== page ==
Want to know what the most effective student housing marketing strategies are? That’s what we’re going to talk about in this article. 

I’ll share my top strategies I’ve used to build a multiple six-figure real estate investment portfolio. 

Want to learn more? Read on!

 Here, you’ll learn about: 

Is student housing a good investment?


There are over 18 million students enrolled in colleges in the US, many of whom are looking for affordable housing.
But what does the market look like?

Currently, the demand for student housing far outweighs the supply. And with rising costs of living, this problem is likely going to get worse.

For example, a recent survey found that 20% of students don’t have stable housing, meaning there are plenty of opportunities for new student housing investors.

So, how can you attract the right tenants? Keep reading – you’re about to find out.

What are the best student housing marketing strategies?

Here are some of the most effective ways to market student housing properties so you can:

  • Get consistent income
  • Work less
  • Scale faster

Let’s dive in.

Setting goals

First things first: To have an effective student housing marketing strategy, you have to know what you’re aiming for. So, you could say, “I want to have 25 tenant applications by [X date].”

Keep in mind that students typically start looking for housing several months in advance, so make sure to align your marketing efforts accordingly.

For example, if you want to rent to students who are coming to campus in late August, you want to start marketing your rentals sometime in May or June.

And remember – the more applicants you have, the pickier you can be, so start early.

Figuring out what your target tenants want

If you know who you’re trying to attract, you’ll be able to market your rentals with their needs in mind.

So, let’s take a few examples:

  • Students who have cars value readily available parking
  • International students value fully furnished housing
  • Students generally value high-speed internet

…And the list goes on.

By identifying who your ideal tenants are and what they’re looking for, it’ll be a lot easier to speak to their needs in your marketing.

And speaking of which, let’s get into the strategies…

Social media marketing

Social media can be a great way to market your student rentals because most students are on social media anyway.  

And remember: You always want to go where your target audience already is. 

What I do is place my ads on Facebook renter groups and Facebook Marketplace. 

Typically, I join Facebook groups that are location specific. This makes it much easier to attract potential renters from good schools.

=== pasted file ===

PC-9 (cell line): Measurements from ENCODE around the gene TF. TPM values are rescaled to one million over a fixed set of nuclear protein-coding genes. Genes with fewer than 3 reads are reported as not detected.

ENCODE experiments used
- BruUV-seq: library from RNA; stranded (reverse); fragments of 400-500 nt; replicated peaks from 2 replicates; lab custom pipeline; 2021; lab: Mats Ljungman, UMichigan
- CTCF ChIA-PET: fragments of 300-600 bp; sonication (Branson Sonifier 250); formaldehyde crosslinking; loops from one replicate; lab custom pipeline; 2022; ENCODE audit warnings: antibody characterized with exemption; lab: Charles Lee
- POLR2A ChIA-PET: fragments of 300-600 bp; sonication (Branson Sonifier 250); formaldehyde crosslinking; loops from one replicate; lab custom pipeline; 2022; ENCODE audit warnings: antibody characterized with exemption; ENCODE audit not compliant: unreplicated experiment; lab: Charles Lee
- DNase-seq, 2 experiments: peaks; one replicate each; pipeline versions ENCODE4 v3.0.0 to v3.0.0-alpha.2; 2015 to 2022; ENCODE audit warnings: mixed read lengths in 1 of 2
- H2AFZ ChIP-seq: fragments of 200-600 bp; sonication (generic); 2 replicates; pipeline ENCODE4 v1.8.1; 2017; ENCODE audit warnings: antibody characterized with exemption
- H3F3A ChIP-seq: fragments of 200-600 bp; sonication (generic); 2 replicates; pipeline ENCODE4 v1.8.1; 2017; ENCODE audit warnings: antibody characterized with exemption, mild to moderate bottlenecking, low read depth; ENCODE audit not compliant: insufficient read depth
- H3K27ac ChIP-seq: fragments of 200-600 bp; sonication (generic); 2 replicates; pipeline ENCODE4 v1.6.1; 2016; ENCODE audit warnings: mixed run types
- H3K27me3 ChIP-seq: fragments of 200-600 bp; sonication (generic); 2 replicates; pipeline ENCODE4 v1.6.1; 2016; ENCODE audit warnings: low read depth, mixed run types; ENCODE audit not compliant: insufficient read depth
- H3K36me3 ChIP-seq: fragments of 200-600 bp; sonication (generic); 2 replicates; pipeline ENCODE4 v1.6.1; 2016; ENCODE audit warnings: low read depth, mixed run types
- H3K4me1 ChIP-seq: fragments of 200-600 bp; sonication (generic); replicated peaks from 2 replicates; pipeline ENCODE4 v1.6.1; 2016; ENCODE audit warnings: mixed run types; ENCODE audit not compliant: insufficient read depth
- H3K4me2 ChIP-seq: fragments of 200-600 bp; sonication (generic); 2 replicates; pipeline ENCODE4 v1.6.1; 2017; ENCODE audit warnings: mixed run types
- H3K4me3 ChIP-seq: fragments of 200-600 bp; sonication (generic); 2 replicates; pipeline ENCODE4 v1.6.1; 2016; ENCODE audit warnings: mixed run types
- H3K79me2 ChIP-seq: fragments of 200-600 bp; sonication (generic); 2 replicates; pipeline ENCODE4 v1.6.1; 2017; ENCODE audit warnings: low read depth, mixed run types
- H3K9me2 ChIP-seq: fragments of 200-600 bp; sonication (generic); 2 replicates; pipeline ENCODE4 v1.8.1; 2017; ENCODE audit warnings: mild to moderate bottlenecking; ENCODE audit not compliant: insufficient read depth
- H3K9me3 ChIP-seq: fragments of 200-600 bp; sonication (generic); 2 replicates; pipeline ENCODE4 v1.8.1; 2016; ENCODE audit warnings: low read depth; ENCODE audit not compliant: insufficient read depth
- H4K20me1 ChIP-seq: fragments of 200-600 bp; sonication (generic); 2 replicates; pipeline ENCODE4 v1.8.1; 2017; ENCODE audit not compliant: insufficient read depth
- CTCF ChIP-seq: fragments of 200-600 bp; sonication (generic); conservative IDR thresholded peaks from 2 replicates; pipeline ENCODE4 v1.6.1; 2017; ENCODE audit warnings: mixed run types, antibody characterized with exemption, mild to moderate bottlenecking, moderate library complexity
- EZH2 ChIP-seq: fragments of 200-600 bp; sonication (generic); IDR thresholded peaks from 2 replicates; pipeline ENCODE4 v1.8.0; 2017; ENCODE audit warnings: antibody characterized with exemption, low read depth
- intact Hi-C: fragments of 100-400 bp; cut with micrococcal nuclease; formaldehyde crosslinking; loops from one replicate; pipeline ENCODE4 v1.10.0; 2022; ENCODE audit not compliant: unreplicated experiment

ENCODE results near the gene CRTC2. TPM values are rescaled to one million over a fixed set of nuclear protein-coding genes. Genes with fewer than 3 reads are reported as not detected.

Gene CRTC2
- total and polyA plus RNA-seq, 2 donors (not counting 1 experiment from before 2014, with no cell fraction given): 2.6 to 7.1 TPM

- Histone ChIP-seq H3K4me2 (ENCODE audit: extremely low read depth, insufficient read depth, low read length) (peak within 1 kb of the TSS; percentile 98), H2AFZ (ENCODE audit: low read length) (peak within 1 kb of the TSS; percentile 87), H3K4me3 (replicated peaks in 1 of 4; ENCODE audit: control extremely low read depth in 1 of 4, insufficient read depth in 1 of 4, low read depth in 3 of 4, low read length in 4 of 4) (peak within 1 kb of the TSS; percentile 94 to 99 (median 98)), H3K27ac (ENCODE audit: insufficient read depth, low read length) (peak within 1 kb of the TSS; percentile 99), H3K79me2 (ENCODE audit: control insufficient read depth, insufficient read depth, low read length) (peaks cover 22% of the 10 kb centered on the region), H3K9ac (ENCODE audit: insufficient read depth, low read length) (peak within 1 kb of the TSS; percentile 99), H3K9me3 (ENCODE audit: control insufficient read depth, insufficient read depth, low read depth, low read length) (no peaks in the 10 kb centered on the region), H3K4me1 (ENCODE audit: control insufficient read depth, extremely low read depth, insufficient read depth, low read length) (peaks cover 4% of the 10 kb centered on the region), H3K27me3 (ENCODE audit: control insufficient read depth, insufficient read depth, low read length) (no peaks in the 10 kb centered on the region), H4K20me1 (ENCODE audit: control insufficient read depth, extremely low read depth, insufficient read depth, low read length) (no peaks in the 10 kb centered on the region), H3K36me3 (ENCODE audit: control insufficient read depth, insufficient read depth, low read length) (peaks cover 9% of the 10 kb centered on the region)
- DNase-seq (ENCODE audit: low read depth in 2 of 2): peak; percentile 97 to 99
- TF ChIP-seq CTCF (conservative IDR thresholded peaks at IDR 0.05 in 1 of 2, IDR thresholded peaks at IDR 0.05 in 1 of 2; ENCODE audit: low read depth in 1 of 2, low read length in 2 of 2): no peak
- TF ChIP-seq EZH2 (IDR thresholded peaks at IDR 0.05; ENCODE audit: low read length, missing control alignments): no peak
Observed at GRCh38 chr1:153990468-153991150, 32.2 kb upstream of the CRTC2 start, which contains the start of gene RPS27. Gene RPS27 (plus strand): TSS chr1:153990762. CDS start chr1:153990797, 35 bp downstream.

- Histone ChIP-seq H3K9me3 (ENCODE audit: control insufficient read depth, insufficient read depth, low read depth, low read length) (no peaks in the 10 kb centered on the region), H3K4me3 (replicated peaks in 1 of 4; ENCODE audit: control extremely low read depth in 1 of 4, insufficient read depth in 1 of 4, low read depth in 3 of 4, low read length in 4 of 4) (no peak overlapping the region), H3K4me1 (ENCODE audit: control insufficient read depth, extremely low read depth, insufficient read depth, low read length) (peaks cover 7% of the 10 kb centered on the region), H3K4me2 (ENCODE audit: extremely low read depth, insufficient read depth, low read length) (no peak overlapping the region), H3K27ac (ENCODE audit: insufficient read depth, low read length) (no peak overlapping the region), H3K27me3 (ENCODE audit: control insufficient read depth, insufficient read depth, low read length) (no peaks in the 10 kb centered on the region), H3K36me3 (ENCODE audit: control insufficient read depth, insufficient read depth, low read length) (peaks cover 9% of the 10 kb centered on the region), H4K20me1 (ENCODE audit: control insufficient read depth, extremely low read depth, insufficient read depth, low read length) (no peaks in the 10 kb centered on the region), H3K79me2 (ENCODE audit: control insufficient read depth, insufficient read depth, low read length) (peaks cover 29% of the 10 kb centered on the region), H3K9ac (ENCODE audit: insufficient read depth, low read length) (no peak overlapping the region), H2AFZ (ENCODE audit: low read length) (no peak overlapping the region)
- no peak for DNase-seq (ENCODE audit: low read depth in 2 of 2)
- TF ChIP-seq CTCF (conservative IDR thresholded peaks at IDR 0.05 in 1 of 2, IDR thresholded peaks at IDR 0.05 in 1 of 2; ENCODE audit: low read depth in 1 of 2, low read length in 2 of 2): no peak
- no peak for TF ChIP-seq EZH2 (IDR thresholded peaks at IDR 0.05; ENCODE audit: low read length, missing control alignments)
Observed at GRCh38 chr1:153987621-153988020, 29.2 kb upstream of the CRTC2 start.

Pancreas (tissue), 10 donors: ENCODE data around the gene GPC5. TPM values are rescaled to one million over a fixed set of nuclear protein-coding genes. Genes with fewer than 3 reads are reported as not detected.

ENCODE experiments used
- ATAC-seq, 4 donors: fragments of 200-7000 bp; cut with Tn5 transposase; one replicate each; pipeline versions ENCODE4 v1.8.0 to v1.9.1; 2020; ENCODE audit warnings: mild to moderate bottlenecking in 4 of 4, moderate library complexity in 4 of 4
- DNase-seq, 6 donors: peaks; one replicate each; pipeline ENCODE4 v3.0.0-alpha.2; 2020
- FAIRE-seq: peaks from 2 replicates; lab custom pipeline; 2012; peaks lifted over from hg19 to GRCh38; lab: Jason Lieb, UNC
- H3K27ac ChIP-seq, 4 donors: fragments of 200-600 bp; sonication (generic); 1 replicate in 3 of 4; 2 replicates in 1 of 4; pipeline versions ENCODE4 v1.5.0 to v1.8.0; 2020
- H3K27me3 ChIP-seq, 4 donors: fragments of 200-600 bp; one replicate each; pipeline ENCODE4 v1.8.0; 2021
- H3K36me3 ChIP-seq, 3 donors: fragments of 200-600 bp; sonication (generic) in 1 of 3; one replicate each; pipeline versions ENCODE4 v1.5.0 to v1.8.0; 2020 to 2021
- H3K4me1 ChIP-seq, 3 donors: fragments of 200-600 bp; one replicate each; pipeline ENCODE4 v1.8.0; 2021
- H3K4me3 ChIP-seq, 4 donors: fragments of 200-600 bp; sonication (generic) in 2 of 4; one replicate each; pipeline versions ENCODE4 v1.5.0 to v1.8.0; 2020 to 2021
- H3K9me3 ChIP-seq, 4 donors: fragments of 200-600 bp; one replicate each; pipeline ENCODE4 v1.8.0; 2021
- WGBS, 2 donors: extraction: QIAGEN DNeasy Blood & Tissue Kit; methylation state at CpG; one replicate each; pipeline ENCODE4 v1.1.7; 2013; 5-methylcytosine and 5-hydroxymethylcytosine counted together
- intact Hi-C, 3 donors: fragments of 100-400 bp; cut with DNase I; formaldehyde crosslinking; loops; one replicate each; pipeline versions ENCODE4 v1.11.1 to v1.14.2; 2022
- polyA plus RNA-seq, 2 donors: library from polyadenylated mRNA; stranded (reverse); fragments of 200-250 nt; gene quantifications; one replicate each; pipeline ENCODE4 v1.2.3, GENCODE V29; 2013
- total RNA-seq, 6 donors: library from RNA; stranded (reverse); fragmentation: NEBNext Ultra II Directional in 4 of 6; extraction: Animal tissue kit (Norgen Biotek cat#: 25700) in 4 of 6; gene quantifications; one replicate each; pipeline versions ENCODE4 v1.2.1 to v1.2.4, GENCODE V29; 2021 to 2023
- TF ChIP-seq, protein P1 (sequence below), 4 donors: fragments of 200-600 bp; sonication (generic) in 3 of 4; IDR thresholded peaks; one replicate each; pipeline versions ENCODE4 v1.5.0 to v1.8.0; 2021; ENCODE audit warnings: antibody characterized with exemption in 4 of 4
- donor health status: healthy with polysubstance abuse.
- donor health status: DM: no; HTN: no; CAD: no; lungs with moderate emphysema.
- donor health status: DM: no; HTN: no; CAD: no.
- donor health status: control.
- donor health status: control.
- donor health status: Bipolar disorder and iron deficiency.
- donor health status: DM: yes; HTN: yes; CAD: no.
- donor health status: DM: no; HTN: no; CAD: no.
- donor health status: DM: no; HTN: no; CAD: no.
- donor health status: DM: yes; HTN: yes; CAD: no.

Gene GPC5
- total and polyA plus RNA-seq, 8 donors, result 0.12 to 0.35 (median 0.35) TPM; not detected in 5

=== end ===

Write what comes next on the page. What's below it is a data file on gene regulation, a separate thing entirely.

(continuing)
So, do some research in your target location to find the best schools, and then join those renter groups. 

For example:

  • [College Name] Housing 
  • [College Name] Off Campus
  • [College Name] Class of 20XX

You can also join local housing Facebook groups:

  • [City Name] Housing
  • [County Name] Housing
  • [City Name] Rentals

But maybe you’re wondering, “How effective is this marketing strategy?”

In my experience, it’s very effective.

In fact, I generally have 5-10 potential renters contact me within 48 hours of posting. 

What I do is add a map of where the rental is located so prospective tenants can see how close to campus it is. 

I recommend doing this because students value a short commute, and if your rental is nearby, that’s a huge plus.

To have the biggest impact, make sure you stay consistent and post your housing ad once a week. 

You can also take advantage of Instagram, Pinterest, TikTok, and YouTube – even Reddit has threads for college housing. 

Out of these 5, I’ve personally had the most success with Reddit, but your market may be different.

Property websites

You can get great leads through websites like ULoop, Zillow, Apartments.com, Craigslist, and Roomies.com. 

I also advertise on Avail and TurboTenant, which are convenient because they’ll post your ad on several sites at a time (like Zumper, Realtor.com, and Apartments.com).

Student resources

Remember how I said you want to go where your ideal tenants already are? That’s because it’ll make your marketing MUCH easier.  

So, for example, advertise your properties on campus bulletin boards, and find out if there are any resources that colleges offer students who are looking for affordable accommodation.  

Many colleges with have their own student housing websites and forums for example. If you can include your properties in these student resources, that can help you reach more prospective renters.


Referrals are also an ideal way to get your rentals fully booked. And with college students, it’s easy – just ask them to invite their friends to come live with them. 

Since many students don’t like living in cramped dorms with strangers, being able to choose who they live with is a huge plus. 

And, to incentivize this even more, you can offer a $200-$300 referral bonus for any successful referral.

This leads to the next strategy, which is…


If you have good tenants, they might know people who would also make good tenants. So, make it easy for them to want to talk about your rentals to their friends.  

For example, you could offer a small gift when tenants leave, like a tech gadget such as an external hardrive or Airpods. It doesn’t have to be expensive, but the gesture can make a big difference.

If you’re trying to reach a specific audience, paid ads can be a good option.  

Full disclosure, though: I haven’t had much success going this route so far, but it’s a method that has worked for other investors. 

Local SEO

To get local students, you want to optimize your property listings to target them specifically. What’s great about this method is that it’s an evergreen strategy, so you can use it indefinitely.  

The downside?  

It won’t work overnight, so you have to be patient with this one. 

Event hosting

Events can be a great way to get tenants.  

For example, what I’ve done is hand out free ice cream to people on campus with a student ID 

All they had to do was share their contact info. And then I reached out saying they could get a referral bonus if they referred students they knew who were looking for housing.